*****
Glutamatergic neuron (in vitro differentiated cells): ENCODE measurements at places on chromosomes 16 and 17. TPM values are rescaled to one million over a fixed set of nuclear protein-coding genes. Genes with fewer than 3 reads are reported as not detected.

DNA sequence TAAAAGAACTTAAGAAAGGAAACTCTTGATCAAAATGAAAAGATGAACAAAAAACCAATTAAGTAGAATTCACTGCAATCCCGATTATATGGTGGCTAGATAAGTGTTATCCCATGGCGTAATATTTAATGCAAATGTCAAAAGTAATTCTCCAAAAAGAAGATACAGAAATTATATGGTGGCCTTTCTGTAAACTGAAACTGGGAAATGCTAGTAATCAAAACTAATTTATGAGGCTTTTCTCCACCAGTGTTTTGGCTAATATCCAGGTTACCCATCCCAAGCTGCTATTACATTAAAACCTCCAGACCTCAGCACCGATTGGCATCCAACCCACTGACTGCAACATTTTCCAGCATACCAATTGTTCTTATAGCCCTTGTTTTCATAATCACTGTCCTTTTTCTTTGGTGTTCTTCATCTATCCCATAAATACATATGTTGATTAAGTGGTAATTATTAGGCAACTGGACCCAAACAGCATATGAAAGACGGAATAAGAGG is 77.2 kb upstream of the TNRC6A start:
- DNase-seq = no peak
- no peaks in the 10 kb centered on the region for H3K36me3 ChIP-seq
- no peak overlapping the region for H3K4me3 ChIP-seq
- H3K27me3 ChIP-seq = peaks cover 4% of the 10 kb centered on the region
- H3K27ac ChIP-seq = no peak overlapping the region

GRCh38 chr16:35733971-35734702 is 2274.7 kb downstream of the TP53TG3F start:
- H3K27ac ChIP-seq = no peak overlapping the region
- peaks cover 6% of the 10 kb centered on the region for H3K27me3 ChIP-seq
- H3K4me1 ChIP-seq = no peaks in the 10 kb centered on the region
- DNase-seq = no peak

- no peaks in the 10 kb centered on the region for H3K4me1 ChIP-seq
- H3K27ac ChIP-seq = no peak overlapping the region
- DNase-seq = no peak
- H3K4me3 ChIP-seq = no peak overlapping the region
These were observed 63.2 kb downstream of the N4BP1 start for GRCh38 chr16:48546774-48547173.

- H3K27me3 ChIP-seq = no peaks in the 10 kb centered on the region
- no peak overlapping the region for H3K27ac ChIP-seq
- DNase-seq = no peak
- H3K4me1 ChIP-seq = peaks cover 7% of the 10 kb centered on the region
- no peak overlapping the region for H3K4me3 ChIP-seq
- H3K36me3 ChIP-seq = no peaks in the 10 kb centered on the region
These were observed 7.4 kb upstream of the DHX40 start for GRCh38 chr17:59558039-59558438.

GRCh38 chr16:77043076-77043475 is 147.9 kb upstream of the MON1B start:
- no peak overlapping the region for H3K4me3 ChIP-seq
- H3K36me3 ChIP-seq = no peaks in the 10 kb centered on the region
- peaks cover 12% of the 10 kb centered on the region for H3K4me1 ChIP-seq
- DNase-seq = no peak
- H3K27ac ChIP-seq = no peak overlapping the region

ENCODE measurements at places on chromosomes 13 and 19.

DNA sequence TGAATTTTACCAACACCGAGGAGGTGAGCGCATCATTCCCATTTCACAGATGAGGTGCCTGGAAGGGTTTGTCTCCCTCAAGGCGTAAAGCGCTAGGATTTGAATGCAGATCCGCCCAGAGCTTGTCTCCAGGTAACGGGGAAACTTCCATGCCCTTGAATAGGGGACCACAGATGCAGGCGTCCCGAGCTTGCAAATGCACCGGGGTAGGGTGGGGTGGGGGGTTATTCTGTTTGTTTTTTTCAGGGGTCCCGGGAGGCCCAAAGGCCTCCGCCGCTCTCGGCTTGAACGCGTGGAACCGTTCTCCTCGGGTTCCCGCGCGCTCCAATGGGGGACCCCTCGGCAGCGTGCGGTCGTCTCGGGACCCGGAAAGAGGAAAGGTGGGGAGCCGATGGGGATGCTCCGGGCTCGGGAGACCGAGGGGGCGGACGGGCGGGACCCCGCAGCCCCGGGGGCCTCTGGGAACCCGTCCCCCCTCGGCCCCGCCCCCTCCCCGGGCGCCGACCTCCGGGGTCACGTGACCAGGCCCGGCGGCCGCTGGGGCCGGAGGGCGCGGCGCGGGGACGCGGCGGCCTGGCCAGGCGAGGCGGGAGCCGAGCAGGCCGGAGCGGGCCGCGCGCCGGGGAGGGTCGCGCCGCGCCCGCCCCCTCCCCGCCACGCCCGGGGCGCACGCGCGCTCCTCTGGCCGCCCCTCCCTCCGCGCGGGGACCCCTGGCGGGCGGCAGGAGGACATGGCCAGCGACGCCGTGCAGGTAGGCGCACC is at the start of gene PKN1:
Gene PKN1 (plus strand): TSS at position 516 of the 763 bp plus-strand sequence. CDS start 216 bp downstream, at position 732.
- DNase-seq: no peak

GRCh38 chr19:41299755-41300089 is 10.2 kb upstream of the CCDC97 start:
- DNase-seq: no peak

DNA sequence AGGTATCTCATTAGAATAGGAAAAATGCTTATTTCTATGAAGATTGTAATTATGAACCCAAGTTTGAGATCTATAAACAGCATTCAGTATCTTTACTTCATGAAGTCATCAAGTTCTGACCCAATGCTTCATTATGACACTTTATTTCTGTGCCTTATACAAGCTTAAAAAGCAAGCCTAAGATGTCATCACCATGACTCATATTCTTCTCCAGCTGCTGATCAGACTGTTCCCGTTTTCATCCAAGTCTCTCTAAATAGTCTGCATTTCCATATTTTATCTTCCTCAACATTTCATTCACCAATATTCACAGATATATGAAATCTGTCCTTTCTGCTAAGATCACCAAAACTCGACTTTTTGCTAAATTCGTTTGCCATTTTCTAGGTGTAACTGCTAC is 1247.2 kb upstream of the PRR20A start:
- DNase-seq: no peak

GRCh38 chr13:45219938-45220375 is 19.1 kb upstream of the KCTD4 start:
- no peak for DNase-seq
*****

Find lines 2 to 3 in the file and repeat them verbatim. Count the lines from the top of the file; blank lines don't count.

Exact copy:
DNA sequence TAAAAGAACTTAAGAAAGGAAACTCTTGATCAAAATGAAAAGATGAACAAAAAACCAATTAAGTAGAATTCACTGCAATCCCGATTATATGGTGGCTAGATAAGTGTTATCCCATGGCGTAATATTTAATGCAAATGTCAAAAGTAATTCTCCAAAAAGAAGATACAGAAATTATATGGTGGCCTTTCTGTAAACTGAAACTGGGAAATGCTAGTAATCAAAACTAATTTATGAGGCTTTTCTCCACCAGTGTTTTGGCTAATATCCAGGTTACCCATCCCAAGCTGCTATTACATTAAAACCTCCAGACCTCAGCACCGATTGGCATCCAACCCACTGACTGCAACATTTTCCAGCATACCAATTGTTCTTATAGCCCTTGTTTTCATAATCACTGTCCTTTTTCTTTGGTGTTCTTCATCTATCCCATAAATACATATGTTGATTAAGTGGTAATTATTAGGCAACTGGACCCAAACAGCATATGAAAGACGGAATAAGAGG is 77.2 kb upstream of the TNRC6A start:
- DNase-seq = no peak